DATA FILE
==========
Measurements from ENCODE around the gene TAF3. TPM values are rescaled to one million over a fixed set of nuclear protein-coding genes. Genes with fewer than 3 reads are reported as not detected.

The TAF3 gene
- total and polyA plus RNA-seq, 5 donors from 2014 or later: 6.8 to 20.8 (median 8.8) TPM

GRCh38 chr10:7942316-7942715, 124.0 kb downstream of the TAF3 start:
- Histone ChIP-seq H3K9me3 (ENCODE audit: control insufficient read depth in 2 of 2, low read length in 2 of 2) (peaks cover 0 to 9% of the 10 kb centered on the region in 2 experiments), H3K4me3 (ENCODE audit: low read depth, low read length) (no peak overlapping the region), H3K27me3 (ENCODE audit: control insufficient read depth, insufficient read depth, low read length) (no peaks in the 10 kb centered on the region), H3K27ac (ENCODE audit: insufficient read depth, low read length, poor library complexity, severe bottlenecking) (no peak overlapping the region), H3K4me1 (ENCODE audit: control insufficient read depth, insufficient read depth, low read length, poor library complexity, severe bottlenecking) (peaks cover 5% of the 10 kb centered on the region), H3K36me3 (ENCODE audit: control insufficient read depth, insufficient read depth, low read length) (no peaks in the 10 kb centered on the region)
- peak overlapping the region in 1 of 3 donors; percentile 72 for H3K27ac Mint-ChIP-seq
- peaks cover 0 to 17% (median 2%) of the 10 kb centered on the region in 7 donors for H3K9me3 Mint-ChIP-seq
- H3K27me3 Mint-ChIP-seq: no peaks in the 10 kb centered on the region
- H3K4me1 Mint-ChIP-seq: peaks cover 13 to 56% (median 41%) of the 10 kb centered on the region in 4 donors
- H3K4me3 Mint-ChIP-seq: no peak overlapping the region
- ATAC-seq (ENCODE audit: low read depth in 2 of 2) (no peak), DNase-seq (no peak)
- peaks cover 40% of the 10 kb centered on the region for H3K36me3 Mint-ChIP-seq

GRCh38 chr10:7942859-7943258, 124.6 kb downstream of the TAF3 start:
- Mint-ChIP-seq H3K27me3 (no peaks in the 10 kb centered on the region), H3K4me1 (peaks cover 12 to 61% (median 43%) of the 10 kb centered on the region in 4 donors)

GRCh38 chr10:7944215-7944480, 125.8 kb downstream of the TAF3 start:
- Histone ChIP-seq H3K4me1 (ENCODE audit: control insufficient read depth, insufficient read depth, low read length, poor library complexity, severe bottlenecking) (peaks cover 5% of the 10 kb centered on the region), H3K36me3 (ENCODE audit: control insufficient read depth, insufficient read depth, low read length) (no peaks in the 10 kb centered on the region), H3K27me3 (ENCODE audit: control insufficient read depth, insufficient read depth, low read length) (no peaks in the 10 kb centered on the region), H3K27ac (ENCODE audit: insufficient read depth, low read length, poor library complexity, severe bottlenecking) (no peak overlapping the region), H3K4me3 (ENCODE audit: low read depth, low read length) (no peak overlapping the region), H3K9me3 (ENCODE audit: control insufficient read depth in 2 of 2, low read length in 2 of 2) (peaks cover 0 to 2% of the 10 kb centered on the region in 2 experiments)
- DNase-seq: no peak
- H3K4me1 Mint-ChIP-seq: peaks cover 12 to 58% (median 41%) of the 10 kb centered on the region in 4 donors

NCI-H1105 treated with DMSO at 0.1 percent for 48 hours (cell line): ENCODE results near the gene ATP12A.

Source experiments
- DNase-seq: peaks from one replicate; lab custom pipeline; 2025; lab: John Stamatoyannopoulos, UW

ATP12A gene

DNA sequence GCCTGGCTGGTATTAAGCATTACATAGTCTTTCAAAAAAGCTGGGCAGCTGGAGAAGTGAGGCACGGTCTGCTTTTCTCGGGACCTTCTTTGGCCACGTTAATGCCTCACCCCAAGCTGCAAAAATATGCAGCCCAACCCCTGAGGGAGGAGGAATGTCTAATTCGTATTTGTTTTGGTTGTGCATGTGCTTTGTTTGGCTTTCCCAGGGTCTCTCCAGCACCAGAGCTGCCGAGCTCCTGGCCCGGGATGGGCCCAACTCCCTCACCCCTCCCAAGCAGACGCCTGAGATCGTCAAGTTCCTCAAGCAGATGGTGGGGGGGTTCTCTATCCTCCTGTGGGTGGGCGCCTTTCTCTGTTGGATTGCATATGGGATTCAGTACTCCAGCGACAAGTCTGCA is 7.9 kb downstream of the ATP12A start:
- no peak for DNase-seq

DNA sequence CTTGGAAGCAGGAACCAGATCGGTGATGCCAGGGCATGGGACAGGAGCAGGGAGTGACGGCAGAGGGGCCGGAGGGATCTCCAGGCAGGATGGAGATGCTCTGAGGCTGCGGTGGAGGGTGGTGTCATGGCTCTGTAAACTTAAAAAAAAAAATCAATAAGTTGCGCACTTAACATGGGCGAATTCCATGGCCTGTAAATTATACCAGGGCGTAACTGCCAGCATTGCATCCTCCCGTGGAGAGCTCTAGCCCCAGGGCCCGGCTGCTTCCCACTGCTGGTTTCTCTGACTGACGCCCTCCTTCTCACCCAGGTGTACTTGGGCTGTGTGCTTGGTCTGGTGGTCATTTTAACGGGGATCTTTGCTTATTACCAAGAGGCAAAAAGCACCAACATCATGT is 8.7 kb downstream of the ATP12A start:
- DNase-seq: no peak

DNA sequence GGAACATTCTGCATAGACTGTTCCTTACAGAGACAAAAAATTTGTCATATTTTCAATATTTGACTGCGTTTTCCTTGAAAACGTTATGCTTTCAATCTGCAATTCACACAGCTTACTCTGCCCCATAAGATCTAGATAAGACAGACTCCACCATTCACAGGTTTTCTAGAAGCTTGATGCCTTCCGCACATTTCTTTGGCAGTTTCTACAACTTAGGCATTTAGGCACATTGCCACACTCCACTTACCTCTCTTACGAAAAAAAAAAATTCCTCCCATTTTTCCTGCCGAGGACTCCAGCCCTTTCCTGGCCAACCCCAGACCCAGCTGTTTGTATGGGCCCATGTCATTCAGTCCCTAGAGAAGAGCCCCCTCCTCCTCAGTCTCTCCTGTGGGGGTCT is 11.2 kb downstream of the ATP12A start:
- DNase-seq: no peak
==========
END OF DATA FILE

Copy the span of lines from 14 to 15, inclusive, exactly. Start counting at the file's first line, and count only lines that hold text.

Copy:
- Mint-ChIP-seq H3K27me3 (no peaks in the 10 kb centered on the region), H3K4me1 (peaks cover 12 to 61% (median 43%) of the 10 kb centered on the region in 4 donors)

GRCh38 chr10:7944215-7944480, 125.8 kb downstream of the TAF3 start: